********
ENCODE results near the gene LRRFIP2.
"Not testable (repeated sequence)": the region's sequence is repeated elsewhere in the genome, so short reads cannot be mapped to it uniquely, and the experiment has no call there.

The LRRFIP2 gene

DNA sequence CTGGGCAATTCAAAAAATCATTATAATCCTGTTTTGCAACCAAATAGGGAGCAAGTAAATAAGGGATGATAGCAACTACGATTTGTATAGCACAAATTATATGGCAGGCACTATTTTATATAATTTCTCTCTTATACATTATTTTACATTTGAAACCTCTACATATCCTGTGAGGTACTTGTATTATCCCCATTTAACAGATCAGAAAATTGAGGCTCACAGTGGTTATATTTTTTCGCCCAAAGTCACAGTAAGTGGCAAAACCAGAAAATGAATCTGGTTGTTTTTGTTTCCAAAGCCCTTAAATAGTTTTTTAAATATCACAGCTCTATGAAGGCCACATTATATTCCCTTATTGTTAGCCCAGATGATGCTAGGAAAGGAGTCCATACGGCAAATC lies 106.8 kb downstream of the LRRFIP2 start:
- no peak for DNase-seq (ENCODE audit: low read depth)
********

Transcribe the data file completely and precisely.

ENCODE results near the gene LRRFIP2.
"Not testable (repeated sequence)": the region's sequence is repeated elsewhere in the genome, so short reads cannot be mapped to it uniquely, and the experiment has no call there.

The LRRFIP2 gene

DNA sequence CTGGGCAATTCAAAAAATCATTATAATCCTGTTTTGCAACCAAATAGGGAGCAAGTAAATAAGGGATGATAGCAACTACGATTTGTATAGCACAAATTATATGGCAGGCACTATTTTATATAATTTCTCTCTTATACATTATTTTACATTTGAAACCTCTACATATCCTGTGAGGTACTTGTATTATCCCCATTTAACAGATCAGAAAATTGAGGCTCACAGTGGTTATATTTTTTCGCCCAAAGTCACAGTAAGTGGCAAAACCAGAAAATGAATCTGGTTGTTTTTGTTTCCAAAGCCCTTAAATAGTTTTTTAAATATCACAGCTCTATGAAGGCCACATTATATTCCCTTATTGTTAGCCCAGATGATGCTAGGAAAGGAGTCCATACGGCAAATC lies 106.8 kb downstream of the LRRFIP2 start:
- no peak for DNase-seq (ENCODE audit: low read depth)